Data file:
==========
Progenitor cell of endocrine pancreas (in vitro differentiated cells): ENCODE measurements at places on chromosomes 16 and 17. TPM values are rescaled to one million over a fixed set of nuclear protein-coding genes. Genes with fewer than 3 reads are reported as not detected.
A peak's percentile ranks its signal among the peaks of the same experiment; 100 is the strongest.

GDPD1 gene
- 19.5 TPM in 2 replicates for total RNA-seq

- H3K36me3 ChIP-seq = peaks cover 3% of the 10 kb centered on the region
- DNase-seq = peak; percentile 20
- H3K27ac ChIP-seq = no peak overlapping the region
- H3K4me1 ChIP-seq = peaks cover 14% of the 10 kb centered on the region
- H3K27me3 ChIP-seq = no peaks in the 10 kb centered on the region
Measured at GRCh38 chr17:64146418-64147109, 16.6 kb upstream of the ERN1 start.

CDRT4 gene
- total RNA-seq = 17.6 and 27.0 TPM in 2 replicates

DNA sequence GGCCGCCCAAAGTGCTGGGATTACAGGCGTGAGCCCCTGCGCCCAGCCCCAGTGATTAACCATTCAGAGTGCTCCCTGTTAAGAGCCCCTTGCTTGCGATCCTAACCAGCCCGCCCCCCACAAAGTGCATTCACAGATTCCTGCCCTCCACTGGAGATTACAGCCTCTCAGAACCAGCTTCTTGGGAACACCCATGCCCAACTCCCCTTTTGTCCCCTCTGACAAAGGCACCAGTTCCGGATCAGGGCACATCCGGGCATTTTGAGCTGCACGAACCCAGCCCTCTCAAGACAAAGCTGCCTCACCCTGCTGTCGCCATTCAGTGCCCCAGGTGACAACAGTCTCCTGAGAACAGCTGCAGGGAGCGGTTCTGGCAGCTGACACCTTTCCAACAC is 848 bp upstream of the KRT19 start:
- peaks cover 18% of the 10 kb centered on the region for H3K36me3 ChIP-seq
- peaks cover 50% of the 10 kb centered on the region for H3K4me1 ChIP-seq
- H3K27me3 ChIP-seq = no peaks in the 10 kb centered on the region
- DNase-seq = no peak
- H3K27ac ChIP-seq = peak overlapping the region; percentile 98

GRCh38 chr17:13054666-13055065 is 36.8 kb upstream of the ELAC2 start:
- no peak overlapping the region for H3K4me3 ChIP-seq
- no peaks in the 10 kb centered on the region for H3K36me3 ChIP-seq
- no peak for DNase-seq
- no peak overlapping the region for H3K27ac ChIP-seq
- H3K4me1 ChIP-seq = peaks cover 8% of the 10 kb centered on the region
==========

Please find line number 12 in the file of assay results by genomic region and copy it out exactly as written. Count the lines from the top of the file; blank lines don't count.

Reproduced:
- total RNA-seq = 17.6 and 27.0 TPM in 2 replicates